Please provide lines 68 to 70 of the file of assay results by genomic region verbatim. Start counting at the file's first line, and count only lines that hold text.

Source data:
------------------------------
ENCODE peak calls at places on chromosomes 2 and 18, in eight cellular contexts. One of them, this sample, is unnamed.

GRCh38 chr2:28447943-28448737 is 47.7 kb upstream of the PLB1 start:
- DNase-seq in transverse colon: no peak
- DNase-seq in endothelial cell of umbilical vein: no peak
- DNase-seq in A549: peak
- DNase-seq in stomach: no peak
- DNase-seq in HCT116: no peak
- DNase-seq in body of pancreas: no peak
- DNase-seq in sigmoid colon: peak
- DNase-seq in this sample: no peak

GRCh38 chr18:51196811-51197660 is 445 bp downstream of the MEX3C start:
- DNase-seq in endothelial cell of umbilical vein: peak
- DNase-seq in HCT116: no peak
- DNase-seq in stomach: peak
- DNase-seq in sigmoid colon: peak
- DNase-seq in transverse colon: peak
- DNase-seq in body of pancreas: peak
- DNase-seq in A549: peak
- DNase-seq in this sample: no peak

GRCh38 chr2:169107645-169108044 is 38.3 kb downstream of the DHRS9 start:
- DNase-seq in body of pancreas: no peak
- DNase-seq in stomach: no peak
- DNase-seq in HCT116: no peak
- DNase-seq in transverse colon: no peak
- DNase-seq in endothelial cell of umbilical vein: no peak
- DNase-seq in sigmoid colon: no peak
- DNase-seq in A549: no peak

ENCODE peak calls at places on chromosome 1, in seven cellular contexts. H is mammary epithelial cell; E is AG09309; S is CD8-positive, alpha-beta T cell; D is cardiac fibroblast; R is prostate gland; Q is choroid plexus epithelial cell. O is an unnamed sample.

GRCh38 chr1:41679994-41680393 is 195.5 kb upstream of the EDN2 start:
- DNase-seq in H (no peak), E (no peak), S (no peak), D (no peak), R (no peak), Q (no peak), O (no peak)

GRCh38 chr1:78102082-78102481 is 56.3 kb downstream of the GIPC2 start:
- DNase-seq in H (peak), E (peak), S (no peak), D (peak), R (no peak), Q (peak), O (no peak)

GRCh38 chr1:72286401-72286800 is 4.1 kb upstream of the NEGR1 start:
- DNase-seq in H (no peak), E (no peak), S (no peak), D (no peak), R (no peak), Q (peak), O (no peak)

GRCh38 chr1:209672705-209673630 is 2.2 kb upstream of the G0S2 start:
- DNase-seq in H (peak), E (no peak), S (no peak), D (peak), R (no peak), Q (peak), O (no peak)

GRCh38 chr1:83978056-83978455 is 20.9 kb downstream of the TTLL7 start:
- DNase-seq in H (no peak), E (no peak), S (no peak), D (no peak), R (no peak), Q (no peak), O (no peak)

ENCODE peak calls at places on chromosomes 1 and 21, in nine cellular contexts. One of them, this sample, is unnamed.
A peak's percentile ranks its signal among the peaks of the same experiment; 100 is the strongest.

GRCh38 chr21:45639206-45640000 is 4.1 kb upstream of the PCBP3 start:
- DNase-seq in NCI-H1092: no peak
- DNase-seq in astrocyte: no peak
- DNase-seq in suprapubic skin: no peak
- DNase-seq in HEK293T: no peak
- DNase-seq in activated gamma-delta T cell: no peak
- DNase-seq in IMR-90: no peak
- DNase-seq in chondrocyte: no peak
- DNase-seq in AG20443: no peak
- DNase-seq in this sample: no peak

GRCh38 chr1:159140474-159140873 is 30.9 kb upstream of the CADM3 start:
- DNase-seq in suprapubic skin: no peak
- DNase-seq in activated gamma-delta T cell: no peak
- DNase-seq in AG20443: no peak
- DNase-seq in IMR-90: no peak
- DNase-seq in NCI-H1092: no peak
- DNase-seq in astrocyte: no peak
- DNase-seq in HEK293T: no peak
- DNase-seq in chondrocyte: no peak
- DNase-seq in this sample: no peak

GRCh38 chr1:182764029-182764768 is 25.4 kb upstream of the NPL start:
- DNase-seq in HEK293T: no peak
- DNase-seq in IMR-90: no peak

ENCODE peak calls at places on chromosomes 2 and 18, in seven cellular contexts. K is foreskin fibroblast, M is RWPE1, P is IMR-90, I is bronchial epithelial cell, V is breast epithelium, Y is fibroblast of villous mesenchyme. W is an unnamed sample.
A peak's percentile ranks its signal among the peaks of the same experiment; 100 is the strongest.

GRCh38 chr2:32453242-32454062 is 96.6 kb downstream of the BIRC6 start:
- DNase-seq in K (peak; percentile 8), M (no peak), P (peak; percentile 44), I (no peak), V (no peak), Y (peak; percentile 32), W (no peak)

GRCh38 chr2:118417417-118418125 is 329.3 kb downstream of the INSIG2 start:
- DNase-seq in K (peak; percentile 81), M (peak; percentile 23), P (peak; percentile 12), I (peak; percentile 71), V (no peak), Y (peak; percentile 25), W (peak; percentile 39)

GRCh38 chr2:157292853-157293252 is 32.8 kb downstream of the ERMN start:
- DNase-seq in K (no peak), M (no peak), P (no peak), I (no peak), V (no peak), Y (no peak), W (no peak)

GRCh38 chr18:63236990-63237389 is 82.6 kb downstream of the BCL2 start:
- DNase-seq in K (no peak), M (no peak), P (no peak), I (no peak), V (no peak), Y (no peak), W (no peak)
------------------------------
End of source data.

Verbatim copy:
GRCh38 chr2:118417417-118418125 is 329.3 kb downstream of the INSIG2 start:
- DNase-seq in K (peak; percentile 81), M (peak; percentile 23), P (peak; percentile 12), I (peak; percentile 71), V (no peak), Y (peak; percentile 25), W (peak; percentile 39)

GRCh38 chr2:157292853-157293252 is 32.8 kb downstream of the ERMN start: